A recent study, conducted by Harvard Business School professor Julie Battilana and doctorate student Matthew Lee, reveals some interesting insights about where the Social Innovation field is right now, and where it might be heading. The study uses six years’ worth of applicants for an Echoing Green (an organization that offers fellowships to promote social innovation) fellowship as the sample base for this undertaking, in an effort to systematically understand the main trends in this newly emerging field.
Dowser.org conducted an interview with Professor Julie Battilana where she shared some of the most significant learnings from the study.
1. Inherent Diversity: While some social innovations have received wide acclaim and media presence, there are many successful and highly creative, useful innovations that are much less known. The best known usually tend to be in the fields of healthcare and education, but in fact, there is huge diversity in the proposals for fellowships.
2. Think Local: One of the most enlightening of these was the fact that most social innovators do not set out to solve huge global problems; rather, the impetus for action tends most often to come out of a local issue of personal importance.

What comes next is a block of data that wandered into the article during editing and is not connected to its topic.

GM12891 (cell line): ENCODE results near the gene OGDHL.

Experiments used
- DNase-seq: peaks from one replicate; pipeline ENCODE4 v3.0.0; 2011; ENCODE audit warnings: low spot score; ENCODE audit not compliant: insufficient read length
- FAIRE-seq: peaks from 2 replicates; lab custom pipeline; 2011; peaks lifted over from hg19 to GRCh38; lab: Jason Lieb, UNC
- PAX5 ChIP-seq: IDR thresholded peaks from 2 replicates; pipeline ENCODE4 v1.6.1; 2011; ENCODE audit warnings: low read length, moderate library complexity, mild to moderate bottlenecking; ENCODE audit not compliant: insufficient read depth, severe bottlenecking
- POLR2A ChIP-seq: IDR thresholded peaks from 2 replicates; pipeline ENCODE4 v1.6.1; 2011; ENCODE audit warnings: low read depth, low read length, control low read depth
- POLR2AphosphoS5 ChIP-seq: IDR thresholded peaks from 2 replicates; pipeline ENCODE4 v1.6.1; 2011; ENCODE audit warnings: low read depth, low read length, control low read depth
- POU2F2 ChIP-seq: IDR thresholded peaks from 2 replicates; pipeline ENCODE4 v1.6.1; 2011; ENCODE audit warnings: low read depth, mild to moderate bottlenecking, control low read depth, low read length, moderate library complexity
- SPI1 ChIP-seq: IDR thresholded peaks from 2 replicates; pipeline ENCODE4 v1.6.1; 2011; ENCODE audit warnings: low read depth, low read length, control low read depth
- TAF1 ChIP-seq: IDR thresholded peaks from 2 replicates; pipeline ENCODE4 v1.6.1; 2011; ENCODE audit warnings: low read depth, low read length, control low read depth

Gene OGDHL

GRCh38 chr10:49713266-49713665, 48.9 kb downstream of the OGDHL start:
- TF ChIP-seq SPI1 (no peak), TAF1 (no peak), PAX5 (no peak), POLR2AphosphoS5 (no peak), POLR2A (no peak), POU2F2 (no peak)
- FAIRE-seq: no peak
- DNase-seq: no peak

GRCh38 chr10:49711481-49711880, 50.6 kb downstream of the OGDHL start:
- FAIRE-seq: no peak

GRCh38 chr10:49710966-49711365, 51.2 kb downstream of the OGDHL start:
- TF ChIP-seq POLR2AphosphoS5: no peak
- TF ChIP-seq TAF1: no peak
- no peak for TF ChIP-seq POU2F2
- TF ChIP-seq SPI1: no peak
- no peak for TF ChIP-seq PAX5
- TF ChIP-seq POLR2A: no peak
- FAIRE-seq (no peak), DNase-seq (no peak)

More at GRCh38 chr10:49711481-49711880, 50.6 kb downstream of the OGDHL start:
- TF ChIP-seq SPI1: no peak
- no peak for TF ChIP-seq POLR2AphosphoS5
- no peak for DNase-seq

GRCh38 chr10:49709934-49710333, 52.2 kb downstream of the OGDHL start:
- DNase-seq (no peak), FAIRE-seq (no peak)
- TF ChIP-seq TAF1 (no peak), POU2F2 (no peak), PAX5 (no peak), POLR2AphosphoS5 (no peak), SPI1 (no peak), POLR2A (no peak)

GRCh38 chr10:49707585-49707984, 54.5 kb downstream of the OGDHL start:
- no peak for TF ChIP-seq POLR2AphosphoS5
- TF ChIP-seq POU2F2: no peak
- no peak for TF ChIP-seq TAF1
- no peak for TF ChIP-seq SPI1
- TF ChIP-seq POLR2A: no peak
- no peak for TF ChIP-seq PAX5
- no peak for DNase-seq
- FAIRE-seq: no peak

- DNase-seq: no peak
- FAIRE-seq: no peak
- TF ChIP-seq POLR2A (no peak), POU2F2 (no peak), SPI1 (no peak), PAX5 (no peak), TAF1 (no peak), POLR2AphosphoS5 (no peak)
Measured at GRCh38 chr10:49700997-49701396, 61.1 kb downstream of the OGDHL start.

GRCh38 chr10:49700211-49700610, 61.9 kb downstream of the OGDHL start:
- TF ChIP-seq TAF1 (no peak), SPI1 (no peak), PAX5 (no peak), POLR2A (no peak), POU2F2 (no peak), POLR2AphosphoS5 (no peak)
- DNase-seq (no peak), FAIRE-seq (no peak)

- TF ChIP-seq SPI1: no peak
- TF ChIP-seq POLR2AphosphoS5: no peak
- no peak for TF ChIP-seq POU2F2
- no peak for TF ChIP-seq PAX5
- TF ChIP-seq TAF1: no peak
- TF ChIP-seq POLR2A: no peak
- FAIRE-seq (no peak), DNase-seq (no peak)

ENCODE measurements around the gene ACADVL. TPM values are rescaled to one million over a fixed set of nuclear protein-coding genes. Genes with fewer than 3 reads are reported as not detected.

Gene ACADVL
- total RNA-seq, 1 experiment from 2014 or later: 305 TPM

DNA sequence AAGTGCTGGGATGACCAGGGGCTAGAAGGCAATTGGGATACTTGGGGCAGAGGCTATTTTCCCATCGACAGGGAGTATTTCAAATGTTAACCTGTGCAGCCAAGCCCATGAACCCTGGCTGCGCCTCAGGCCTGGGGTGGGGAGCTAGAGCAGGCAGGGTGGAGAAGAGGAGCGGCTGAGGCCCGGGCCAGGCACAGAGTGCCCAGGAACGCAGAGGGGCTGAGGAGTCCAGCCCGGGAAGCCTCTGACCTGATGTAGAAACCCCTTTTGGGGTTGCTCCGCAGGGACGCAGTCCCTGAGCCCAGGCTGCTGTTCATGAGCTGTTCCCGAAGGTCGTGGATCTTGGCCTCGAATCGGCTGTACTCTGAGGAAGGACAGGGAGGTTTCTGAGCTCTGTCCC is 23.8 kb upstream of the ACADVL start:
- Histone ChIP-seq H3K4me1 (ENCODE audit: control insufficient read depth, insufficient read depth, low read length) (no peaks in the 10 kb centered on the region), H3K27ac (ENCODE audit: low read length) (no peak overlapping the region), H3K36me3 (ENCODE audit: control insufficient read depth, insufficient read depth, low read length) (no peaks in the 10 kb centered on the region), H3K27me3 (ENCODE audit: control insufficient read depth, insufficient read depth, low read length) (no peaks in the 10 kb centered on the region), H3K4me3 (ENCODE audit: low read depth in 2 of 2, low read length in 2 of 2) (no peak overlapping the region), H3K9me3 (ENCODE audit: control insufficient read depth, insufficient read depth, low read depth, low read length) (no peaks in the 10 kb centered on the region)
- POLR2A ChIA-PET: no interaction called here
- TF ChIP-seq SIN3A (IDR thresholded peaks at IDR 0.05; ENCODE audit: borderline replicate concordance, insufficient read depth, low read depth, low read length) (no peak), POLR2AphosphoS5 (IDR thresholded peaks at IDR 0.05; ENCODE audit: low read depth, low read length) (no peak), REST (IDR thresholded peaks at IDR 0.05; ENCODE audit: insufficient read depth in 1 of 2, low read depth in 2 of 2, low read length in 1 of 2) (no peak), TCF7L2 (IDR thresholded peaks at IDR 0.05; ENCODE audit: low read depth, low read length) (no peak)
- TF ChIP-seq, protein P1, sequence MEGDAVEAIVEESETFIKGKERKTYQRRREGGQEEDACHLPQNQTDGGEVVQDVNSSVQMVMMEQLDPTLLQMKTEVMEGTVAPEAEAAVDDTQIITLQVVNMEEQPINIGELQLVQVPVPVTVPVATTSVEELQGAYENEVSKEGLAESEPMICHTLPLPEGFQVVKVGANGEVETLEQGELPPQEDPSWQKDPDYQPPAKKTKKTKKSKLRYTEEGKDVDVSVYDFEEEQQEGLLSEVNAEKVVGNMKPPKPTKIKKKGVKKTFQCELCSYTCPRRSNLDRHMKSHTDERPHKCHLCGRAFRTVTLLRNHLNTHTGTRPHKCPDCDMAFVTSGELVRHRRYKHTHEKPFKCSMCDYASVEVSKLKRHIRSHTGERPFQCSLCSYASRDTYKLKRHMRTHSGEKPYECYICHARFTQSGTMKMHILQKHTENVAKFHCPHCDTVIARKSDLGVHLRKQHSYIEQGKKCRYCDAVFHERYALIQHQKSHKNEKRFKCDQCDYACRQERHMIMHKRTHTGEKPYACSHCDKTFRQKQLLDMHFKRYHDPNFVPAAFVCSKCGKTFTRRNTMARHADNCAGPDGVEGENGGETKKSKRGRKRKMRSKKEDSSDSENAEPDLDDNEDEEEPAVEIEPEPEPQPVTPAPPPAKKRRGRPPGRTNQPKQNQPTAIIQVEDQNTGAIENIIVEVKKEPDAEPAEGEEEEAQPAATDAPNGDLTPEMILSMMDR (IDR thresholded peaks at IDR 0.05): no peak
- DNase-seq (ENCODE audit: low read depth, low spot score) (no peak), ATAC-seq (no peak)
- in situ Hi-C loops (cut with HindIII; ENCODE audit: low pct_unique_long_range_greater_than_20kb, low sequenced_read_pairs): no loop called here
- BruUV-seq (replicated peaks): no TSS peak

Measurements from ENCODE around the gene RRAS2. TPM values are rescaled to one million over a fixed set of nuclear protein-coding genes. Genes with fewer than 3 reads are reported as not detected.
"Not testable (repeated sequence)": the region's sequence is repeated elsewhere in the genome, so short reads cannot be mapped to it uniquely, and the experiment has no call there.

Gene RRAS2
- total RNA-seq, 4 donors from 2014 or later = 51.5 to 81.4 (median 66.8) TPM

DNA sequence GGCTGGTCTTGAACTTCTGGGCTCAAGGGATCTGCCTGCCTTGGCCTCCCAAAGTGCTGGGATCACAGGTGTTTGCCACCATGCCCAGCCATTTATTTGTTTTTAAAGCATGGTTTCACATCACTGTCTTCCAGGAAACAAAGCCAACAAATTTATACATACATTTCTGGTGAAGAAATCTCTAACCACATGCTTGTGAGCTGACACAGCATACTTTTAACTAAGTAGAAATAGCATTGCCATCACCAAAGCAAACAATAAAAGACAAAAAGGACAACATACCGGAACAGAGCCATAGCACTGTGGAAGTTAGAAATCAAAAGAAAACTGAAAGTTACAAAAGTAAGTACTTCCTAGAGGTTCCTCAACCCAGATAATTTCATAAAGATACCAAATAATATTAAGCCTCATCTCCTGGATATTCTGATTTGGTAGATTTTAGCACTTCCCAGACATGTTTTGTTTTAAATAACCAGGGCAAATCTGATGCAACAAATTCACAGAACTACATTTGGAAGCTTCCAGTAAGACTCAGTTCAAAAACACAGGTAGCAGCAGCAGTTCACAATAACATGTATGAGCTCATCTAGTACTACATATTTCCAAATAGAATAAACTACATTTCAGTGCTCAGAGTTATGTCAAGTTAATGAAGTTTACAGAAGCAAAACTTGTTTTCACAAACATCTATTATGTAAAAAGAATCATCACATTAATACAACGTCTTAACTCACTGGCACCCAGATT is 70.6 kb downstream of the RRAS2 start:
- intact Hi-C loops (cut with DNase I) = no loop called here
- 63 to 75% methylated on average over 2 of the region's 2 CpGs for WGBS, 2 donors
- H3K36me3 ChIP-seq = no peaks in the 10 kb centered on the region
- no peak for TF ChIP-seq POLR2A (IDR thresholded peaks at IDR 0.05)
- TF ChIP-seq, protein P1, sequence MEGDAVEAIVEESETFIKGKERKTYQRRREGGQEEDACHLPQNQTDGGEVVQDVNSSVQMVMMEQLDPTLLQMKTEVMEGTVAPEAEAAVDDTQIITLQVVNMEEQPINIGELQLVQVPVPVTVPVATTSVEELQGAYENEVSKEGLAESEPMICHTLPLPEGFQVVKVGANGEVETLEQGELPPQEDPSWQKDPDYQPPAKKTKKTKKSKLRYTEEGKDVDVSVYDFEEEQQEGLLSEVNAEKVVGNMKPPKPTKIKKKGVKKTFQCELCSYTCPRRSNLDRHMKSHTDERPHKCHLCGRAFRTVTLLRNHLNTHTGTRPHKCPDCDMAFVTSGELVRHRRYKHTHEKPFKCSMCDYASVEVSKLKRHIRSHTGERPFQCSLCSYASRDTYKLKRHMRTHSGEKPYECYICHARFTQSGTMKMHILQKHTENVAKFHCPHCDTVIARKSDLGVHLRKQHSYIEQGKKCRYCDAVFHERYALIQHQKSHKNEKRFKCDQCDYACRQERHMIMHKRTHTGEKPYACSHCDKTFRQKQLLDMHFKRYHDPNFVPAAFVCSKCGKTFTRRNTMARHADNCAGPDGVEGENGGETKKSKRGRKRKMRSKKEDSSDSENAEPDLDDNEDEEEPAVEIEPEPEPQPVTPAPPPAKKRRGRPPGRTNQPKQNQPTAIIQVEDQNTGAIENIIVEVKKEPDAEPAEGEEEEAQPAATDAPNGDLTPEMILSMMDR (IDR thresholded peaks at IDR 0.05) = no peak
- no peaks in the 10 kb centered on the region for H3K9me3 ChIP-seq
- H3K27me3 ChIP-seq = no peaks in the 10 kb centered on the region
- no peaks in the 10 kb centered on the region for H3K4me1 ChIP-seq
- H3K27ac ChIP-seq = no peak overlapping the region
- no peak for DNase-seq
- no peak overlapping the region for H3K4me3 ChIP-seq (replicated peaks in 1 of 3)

3. Hybrid Organizations: Battilana spoke about how more and more social-innovation organizations are moving away from being funded by donations, and are instead choosing to fund their ventures through commercially generated revenue in addition to donations – hence the term “hybrid organization”.
The entire project was envisioned as a means to collect, analyze and systematically record data on social entrepreneurship in order to create a knowledge bank and network that will actually help entrepreneurs and will assist in the growth of the social innovation movement as a whole. Existing qualitative data on social entrepreneurship tends to focus solely on heroic, successful entrepreneurs, which provides a skewed view of what the field actually looks like. This study hope to provide a more wide-ranging and holistic account of social entrepreneurship, with information on the entire process of developing an idea, identifying funding support, developing a business model, ensuring the growth of the enterprise, and dealing with the problems that may arise mid-way.